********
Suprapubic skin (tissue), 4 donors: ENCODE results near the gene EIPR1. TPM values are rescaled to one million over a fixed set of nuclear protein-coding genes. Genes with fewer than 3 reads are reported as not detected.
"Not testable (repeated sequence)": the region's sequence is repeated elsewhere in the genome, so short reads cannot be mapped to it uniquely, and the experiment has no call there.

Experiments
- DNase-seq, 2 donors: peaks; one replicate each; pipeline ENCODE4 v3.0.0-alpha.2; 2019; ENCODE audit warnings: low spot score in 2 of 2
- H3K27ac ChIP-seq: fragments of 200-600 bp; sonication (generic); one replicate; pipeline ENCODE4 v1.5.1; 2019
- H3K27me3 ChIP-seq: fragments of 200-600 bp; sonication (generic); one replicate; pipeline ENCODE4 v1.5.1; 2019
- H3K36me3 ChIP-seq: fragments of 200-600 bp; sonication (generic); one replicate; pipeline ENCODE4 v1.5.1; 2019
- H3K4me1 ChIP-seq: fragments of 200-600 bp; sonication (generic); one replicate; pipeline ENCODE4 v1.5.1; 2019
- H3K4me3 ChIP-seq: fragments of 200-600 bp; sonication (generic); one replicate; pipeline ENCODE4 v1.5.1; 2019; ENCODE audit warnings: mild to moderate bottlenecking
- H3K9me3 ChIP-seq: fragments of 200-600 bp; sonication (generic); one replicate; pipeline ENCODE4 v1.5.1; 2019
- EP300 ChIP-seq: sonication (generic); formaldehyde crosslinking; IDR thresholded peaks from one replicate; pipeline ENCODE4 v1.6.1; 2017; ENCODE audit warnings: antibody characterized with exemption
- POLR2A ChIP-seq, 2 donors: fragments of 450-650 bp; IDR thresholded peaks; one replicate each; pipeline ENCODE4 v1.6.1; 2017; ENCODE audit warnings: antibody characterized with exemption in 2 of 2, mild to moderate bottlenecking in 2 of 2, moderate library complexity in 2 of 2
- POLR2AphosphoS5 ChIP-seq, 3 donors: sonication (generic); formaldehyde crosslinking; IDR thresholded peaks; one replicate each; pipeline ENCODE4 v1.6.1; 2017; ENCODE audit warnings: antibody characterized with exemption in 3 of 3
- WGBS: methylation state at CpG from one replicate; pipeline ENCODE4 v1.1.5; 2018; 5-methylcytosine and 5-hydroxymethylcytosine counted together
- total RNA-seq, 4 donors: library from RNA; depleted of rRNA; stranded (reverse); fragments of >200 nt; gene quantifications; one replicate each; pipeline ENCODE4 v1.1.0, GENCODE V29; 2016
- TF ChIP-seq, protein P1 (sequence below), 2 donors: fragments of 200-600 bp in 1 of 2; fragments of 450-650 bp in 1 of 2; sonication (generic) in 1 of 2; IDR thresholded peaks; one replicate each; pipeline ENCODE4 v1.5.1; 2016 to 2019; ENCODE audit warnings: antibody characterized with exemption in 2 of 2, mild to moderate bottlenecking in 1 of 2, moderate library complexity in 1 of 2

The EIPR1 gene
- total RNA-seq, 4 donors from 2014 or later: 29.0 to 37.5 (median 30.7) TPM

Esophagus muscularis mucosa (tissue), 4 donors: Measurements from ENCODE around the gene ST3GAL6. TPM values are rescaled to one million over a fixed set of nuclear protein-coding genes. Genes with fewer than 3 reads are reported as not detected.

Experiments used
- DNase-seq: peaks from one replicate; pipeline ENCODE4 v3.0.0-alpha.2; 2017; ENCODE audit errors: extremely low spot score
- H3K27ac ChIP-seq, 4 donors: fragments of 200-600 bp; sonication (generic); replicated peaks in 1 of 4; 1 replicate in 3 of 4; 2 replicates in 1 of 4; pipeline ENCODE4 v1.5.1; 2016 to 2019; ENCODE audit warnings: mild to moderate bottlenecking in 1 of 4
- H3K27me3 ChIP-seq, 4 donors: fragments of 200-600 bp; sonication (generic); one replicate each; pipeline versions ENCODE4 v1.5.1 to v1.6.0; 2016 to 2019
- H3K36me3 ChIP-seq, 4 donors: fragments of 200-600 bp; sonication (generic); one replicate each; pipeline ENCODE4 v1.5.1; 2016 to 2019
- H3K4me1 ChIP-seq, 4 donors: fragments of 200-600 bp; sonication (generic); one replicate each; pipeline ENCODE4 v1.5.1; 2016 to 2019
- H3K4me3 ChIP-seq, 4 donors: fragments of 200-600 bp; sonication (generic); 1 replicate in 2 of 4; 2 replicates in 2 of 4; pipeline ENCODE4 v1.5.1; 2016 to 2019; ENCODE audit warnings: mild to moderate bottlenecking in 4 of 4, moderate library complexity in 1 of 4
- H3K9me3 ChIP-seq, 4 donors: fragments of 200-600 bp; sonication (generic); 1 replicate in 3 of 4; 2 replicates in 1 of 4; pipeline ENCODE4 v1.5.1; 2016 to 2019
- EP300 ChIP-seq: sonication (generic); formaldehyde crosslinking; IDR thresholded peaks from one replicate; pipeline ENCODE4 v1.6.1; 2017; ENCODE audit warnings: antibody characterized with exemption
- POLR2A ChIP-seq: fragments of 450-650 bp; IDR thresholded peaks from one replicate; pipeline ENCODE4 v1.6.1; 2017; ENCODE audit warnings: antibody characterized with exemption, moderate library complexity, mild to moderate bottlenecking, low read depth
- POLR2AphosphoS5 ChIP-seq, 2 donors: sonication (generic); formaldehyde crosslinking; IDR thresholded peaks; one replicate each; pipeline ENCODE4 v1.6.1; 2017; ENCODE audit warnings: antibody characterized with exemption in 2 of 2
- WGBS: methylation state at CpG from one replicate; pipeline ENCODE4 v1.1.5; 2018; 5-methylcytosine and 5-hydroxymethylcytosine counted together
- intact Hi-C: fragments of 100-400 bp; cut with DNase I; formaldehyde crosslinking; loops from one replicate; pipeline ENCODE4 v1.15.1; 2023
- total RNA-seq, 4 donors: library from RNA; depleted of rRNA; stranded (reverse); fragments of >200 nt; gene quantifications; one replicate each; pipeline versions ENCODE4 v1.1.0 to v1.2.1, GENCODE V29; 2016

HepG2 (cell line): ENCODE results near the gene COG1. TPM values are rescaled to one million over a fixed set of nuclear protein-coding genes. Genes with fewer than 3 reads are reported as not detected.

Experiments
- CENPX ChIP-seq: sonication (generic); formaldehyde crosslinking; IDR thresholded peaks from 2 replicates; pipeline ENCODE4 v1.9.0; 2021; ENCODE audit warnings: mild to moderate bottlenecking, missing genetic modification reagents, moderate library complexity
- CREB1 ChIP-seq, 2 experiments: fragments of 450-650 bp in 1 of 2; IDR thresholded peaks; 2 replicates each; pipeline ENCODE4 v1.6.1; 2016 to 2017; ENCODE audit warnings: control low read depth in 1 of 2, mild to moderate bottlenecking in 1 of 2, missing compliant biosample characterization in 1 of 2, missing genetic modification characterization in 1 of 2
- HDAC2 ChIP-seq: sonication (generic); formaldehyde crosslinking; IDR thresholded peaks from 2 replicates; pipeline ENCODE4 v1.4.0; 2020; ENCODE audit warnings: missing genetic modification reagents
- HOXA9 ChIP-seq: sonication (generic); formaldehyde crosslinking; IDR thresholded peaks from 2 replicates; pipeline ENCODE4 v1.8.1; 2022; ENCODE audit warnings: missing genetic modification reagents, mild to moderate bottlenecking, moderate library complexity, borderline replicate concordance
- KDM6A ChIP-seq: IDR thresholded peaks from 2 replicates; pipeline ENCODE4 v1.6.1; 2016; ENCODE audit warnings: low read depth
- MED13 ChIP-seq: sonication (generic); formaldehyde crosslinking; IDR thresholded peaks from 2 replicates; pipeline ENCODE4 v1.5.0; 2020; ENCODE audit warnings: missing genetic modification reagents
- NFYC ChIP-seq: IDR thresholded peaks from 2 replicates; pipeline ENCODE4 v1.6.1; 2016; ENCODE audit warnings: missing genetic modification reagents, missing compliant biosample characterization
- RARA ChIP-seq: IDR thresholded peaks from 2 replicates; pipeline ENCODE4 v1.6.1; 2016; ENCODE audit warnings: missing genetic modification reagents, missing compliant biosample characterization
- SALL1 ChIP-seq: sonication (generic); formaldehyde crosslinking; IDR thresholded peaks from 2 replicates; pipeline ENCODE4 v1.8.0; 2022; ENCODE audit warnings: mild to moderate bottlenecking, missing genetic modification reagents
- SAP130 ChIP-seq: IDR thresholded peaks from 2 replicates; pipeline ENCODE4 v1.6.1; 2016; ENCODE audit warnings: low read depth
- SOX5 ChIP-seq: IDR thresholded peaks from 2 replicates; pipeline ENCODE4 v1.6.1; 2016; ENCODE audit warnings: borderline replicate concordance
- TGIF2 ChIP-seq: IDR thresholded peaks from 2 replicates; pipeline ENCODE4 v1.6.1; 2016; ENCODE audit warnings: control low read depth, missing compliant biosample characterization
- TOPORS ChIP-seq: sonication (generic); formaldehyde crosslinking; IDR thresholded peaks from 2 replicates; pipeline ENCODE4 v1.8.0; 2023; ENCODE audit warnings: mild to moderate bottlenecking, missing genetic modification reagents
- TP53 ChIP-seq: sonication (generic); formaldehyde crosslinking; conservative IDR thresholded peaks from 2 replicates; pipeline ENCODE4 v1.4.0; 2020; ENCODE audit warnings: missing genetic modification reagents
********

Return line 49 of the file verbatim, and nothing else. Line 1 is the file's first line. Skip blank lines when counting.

- TP53 ChIP-seq: sonication (generic); formaldehyde crosslinking; conservative IDR thresholded peaks from 2 replicates; pipeline ENCODE4 v1.4.0; 2020; ENCODE audit warnings: missing genetic modification reagents